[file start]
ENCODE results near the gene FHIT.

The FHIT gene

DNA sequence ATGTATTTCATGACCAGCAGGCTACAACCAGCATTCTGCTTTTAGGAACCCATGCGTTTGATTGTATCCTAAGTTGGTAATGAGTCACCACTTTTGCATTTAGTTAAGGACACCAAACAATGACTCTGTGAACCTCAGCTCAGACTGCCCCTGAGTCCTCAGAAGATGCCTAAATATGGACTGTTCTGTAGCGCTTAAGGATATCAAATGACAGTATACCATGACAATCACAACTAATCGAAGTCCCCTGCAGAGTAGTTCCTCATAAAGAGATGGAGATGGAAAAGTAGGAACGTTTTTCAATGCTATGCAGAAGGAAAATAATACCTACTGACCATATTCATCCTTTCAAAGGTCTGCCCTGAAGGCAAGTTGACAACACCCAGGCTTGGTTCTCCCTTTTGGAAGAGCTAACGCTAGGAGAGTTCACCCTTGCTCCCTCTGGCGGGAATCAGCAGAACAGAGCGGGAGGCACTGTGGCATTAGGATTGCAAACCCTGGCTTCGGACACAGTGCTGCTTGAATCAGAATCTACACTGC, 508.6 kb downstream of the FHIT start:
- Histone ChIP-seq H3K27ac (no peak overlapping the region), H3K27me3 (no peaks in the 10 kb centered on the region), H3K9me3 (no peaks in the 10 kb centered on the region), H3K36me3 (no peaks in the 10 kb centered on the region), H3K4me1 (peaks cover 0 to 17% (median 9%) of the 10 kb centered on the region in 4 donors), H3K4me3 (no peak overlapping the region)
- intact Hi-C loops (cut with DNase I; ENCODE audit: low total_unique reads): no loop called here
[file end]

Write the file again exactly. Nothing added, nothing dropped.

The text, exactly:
ENCODE results near the gene FHIT.

The FHIT gene

DNA sequence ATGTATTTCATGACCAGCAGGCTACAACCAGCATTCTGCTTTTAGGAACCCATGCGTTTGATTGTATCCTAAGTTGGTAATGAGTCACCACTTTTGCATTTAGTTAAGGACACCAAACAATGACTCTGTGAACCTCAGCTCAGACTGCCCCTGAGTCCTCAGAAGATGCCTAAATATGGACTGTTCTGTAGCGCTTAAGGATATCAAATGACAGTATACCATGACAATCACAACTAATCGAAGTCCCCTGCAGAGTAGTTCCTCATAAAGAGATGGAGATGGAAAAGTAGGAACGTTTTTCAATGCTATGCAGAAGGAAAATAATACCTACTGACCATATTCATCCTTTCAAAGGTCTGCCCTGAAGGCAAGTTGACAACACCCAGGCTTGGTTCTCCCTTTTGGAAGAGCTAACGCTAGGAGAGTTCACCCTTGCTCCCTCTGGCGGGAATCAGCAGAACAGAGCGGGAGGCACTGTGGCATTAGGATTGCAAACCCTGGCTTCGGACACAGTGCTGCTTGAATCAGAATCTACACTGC, 508.6 kb downstream of the FHIT start:
- Histone ChIP-seq H3K27ac (no peak overlapping the region), H3K27me3 (no peaks in the 10 kb centered on the region), H3K9me3 (no peaks in the 10 kb centered on the region), H3K36me3 (no peaks in the 10 kb centered on the region), H3K4me1 (peaks cover 0 to 17% (median 9%) of the 10 kb centered on the region in 4 donors), H3K4me3 (no peak overlapping the region)
- intact Hi-C loops (cut with DNase I; ENCODE audit: low total_unique reads): no loop called here